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Functional Foods in Health and Disease
Number of Followers: 0  

  This is an Open Access Journal Open Access journal
ISSN (Online) 2160-3855
Published by The Food Science Publisher Homepage  [2 journals]
  • Nanoencapsulation and identification of phenolic compounds by
           UPLC-Q/TOF-MS2 of an antioxidant extract from Opuntia atropes

    • Authors: Héctor E. Martínez-Flores; Eunice Tranquilino-Rodríguez, José O. Rodiles-López, Guillermo C. G. Martínez-Avila
      Abstract: Background: Nanoencapsulation is a technique that protects bioactive compounds such as polyphenolic compounds from environmental factors, through a biopolymer that acts as a wall system. Cladodes of O. atropes are an important source of polyphenolic compounds, flavonoids being the most abundant, these are mainly in the form of glycosides and their consumption has been related to a decrease in glucose and lipid profile through the elimination of intracellular radicals.Purpose of the study: To study the formulation and process parameters that allow obtaining the best experimental conditions to nanoencapsulation and protect the polyphenolic compounds of the O. atropes extract.Methods: Wall materials applied for nanoencapsulation (soy protein isolate, calcium caseinate , and maltodextrin). A Box Behnken 33 design was used; wall material extract of O. atropes (1/1, 2.5 / 1, 4/1), temperature (95, 105 and 115 ° C) and spray (40, 70 and 100%), to evaluate the yield, feeding speed, particle size, encapsulation efficiency, phenolic acids, flavonoids, DPPH• and ABTS•+. Polyphenolic compounds were identified by UPLC-Q / TOF-MS2.Results: Maltodextrin presented better properties in the encapsulation of the extract of O. atropes. The Box Behnken 33 design made it possible to identify the treatment with the appropriate quality characteristics for the nanoencapsulation process; Formulation 2.5 / 1 (maltodextrin / O. atropes extract), 115 ° C and 100% spray, to obtain 85.22% yield, feeding speed of 9 mL / h, the particle size of 154.77 nm, 55.69 % encapsulation efficiency, phenolic acids of 0.95 mg GAE / g, flavonoids of 7.02 mg QE / g, and antioxidant activity in DPPH• of 0.29 mg GAE / g and  ABTS•+ of 0.45 mg GAE / g. The polyphenolic profile was characterized, and it was confirmed that nanoencapsulation protects some isomers of isorhamnetin 3-O-rhamnosido-7-O- (rhamnosyl-hexoside) and p-coumaric acid 4-O-glucoside.Conclusion: Maltodextrin is an excellent encapsulating material of the O. atropes extract, the formulation and process conditions that favored all the response variables were identified and it was shown that nanoencapsulation protects the polyphenolic compounds.Keywords: O. atropes extract, nanoencapsulation, polyphenolic profile, UPLC-Q / TOF-MS2.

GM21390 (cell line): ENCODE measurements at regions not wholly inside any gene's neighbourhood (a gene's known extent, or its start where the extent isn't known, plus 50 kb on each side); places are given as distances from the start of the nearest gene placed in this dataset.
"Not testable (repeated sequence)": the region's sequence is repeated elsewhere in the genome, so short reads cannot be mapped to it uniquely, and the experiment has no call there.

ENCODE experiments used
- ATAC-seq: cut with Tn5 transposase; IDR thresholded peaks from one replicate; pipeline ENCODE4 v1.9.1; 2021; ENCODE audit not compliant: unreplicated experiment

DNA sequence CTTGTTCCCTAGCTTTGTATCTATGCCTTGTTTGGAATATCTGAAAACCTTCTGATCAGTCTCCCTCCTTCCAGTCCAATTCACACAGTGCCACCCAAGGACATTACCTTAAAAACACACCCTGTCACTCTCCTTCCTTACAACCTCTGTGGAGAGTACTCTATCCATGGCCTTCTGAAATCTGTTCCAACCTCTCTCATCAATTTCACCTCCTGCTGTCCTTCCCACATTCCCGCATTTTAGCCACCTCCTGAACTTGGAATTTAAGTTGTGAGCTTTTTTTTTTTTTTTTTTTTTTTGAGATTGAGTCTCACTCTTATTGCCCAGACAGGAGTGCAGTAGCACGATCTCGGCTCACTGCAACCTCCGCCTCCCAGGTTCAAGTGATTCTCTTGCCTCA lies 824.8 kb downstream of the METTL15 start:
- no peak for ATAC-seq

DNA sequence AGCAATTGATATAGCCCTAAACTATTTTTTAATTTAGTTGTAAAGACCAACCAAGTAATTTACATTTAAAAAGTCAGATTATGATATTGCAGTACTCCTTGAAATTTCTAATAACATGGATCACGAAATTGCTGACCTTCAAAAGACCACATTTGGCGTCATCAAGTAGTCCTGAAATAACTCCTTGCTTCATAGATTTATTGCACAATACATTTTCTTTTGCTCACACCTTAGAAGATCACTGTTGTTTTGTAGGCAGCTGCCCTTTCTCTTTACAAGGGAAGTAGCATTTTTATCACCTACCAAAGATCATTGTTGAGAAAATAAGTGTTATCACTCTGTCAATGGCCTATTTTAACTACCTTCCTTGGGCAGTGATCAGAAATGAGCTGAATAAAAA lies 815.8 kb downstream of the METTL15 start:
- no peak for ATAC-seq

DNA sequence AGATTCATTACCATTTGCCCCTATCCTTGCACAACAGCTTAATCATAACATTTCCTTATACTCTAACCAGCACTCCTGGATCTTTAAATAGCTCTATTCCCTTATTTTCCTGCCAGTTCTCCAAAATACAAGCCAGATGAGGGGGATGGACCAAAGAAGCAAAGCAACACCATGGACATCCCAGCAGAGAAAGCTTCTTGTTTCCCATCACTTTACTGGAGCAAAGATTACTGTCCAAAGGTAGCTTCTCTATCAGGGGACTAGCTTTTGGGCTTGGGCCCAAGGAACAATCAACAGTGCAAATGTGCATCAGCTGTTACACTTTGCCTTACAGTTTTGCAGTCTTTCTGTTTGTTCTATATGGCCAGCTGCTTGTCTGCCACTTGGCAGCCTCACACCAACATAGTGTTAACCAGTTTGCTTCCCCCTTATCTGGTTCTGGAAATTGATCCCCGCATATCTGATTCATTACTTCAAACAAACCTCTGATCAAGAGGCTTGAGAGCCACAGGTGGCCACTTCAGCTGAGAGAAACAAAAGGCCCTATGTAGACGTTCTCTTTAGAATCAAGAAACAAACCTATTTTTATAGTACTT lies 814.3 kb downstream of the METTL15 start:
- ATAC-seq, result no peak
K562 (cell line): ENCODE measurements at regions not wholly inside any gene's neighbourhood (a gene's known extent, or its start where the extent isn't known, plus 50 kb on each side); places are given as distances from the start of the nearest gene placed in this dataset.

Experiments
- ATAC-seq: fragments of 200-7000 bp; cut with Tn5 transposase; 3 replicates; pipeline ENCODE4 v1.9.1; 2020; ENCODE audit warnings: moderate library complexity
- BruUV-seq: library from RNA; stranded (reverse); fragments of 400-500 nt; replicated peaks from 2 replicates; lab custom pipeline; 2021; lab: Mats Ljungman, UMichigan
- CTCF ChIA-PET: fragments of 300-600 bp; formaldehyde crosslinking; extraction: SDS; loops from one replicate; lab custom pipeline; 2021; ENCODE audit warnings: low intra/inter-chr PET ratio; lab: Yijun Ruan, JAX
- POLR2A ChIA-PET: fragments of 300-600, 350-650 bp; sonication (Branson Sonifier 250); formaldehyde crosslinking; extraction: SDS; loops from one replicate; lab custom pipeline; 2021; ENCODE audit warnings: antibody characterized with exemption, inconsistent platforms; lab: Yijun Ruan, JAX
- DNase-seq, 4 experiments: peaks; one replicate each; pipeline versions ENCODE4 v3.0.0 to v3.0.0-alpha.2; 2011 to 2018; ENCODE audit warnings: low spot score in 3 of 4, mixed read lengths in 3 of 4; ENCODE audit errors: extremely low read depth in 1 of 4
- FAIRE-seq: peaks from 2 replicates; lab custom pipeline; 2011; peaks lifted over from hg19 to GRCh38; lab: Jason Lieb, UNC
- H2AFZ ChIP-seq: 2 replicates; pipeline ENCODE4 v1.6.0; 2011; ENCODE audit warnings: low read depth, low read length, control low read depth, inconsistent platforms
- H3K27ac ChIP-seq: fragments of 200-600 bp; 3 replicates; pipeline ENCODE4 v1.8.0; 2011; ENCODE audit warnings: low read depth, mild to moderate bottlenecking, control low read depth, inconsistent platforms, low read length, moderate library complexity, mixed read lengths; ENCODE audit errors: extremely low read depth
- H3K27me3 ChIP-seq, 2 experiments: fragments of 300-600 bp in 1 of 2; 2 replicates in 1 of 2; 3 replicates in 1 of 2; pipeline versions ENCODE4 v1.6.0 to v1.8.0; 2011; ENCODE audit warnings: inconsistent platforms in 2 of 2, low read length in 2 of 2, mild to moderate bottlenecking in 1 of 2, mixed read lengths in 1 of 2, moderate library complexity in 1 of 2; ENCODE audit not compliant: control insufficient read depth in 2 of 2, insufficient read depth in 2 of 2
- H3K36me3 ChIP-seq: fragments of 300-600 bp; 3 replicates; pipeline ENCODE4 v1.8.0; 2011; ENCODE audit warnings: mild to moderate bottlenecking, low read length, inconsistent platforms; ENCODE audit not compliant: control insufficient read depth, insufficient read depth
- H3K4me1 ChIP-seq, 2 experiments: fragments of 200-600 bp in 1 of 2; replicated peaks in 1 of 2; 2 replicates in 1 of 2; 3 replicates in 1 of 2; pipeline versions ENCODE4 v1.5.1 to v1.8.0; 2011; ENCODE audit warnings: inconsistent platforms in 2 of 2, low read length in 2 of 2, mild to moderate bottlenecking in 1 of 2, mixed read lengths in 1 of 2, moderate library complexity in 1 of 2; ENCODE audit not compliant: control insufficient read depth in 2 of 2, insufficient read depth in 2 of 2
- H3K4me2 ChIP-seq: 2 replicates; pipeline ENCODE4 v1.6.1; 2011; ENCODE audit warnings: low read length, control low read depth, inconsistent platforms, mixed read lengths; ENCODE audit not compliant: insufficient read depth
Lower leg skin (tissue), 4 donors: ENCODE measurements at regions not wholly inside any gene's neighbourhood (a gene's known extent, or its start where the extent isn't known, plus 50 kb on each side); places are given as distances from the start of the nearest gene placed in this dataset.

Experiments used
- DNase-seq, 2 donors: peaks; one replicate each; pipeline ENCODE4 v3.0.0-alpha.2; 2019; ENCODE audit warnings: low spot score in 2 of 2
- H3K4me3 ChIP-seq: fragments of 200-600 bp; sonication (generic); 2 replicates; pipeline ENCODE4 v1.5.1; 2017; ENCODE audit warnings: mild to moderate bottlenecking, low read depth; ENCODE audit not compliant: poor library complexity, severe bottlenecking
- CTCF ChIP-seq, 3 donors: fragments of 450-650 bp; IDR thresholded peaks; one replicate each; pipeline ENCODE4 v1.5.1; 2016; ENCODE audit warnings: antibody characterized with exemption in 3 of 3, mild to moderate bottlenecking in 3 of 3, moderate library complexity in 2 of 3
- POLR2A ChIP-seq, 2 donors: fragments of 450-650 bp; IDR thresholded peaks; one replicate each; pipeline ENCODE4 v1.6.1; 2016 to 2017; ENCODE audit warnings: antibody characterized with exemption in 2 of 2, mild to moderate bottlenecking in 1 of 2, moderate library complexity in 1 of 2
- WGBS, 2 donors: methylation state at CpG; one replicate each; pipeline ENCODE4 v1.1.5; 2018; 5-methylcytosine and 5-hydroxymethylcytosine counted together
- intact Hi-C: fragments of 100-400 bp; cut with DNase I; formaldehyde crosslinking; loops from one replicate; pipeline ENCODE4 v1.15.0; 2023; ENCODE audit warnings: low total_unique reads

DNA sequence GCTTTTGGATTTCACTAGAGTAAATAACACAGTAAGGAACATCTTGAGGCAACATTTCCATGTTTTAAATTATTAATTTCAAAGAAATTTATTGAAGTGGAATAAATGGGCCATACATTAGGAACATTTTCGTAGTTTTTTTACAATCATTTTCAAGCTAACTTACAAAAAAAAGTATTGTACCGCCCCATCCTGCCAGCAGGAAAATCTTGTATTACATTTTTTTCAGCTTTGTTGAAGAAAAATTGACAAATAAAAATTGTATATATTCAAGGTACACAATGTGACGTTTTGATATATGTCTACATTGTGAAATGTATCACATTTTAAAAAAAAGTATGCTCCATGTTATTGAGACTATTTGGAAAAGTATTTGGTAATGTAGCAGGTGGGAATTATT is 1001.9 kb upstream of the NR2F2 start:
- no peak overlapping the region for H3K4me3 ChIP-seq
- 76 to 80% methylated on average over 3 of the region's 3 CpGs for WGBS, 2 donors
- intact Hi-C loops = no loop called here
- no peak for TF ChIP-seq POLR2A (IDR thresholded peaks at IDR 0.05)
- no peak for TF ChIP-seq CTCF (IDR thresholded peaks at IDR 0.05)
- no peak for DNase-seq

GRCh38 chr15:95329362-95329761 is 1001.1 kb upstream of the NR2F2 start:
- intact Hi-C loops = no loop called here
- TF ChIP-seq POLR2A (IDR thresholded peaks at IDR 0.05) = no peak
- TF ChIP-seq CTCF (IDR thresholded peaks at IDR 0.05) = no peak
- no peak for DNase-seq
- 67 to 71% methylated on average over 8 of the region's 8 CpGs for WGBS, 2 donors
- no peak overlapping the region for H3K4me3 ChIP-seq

PubDate: Thu, 31 Dec 2020 17:49:15 +000
  • Brazilian green propolis promotes the cytoprotective expression of heme
           oxygenase-1 against oxidative stress injury in murine myoblast cells